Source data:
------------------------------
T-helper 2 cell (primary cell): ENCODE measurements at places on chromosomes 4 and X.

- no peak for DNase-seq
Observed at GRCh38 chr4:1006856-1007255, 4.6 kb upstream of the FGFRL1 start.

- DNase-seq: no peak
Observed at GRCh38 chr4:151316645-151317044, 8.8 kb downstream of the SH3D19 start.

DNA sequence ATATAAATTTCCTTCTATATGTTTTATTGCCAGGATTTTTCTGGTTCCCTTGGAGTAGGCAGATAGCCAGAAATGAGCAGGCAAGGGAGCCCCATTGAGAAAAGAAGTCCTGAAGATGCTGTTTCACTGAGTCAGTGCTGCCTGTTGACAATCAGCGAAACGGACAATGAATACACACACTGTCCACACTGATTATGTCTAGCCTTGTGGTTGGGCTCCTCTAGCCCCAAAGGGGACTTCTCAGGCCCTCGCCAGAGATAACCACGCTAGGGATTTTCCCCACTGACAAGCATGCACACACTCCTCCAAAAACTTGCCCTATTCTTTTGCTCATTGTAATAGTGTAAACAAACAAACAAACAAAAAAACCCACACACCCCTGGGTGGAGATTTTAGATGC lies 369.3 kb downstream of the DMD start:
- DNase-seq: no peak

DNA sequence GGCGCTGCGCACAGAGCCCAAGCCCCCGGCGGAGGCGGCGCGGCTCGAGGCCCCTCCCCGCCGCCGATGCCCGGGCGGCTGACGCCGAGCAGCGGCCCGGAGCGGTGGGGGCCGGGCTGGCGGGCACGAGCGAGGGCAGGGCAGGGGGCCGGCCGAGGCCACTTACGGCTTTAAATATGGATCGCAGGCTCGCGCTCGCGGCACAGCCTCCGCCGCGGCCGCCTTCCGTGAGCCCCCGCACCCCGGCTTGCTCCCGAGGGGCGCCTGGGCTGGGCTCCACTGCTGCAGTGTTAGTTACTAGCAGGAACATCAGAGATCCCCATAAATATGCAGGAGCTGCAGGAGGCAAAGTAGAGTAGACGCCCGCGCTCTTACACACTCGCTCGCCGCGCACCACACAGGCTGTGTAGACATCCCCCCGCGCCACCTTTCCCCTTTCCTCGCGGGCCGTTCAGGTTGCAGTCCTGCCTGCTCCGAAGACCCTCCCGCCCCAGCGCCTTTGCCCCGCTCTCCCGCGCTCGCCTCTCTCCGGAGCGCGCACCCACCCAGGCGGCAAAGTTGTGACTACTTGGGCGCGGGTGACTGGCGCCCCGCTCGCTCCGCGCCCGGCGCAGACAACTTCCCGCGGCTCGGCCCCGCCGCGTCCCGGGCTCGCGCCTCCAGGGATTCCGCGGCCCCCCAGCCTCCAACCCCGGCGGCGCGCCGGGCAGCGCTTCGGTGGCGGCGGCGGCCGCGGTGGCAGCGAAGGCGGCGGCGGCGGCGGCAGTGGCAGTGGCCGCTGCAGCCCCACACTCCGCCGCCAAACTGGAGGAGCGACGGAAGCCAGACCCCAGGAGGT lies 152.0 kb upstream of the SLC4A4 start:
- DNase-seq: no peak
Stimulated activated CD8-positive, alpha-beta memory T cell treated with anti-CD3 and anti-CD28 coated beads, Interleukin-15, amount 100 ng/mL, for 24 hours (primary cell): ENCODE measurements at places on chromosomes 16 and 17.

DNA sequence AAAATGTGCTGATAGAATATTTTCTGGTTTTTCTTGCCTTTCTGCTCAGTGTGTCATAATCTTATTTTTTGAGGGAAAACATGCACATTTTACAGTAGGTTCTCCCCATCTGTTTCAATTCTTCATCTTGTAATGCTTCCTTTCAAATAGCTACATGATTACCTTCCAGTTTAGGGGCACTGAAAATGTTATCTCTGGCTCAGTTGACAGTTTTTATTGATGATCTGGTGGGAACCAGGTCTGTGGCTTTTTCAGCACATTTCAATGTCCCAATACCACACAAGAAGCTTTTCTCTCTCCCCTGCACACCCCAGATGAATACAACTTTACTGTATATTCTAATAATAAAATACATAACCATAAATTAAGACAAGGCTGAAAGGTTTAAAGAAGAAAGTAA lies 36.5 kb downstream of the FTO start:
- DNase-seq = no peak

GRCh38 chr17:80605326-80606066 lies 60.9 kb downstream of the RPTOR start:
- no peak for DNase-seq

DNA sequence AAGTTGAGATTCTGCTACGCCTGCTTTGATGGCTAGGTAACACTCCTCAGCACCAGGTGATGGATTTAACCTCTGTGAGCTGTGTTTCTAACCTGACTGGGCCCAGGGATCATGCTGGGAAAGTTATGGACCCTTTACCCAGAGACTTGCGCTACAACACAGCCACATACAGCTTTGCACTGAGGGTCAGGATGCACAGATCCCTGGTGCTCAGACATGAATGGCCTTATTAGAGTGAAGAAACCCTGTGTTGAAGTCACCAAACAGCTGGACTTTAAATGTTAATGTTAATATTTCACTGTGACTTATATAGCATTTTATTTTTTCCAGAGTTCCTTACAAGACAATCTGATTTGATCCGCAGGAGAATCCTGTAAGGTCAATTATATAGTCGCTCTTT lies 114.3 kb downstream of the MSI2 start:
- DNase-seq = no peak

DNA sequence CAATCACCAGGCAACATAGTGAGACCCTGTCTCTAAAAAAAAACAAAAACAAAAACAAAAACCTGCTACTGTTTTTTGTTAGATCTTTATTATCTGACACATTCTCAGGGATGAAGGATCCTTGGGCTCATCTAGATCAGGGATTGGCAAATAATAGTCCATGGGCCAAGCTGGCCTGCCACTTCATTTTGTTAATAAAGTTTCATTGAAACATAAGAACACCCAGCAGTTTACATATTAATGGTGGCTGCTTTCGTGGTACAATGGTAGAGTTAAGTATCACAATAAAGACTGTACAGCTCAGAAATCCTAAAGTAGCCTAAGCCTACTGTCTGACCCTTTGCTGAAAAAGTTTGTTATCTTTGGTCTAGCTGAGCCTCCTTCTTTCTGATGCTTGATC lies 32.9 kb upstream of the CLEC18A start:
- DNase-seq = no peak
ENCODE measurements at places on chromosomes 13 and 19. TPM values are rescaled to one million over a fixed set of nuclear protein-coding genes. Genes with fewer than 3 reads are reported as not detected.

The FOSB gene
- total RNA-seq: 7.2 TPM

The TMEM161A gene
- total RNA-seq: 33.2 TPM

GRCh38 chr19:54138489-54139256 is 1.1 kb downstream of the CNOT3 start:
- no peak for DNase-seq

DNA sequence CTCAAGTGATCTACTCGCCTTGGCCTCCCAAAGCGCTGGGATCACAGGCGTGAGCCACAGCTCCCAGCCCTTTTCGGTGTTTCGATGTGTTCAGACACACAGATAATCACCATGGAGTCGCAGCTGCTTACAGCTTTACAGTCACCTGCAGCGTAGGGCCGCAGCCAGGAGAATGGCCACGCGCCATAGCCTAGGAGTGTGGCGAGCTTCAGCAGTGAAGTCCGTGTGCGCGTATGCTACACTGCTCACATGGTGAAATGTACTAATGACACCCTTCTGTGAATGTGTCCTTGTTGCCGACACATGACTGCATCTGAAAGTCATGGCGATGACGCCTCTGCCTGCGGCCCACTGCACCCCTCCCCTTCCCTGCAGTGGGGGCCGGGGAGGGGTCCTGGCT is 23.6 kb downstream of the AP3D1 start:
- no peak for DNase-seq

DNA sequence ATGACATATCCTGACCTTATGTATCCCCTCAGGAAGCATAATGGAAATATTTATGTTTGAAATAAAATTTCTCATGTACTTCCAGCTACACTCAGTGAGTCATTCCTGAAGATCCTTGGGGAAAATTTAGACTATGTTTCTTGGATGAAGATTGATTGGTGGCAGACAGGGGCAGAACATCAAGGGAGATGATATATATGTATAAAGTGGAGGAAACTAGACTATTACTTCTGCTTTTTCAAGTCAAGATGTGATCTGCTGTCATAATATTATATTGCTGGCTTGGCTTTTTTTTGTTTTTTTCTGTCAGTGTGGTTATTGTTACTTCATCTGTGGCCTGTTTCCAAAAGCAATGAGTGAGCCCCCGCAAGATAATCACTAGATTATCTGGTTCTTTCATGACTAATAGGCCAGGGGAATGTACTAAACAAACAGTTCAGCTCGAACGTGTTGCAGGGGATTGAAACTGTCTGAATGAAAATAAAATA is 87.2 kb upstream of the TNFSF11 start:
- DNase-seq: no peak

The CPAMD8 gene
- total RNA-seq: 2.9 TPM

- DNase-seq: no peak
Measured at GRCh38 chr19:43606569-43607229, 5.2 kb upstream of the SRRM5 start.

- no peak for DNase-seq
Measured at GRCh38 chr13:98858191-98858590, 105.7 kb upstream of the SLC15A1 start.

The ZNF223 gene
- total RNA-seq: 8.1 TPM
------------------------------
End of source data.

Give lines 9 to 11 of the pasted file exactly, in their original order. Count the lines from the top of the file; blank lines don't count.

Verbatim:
- DNase-seq: no peak
Stimulated activated CD8-positive, alpha-beta memory T cell treated with anti-CD3 and anti-CD28 coated beads, Interleukin-15, amount 100 ng/mL, for 24 hours (primary cell): ENCODE measurements at places on chromosomes 16 and 17.

DNA sequence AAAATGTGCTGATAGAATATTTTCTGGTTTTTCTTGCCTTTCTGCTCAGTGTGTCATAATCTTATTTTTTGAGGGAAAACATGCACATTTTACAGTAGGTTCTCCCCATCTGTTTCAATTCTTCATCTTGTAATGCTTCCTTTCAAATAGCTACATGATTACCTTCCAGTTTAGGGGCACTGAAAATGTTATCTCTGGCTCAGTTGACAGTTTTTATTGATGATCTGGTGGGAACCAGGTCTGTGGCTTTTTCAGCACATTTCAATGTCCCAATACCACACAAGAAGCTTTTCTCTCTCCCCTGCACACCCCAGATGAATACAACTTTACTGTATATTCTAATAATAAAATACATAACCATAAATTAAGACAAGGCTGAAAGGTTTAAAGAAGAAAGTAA lies 36.5 kb downstream of the FTO start: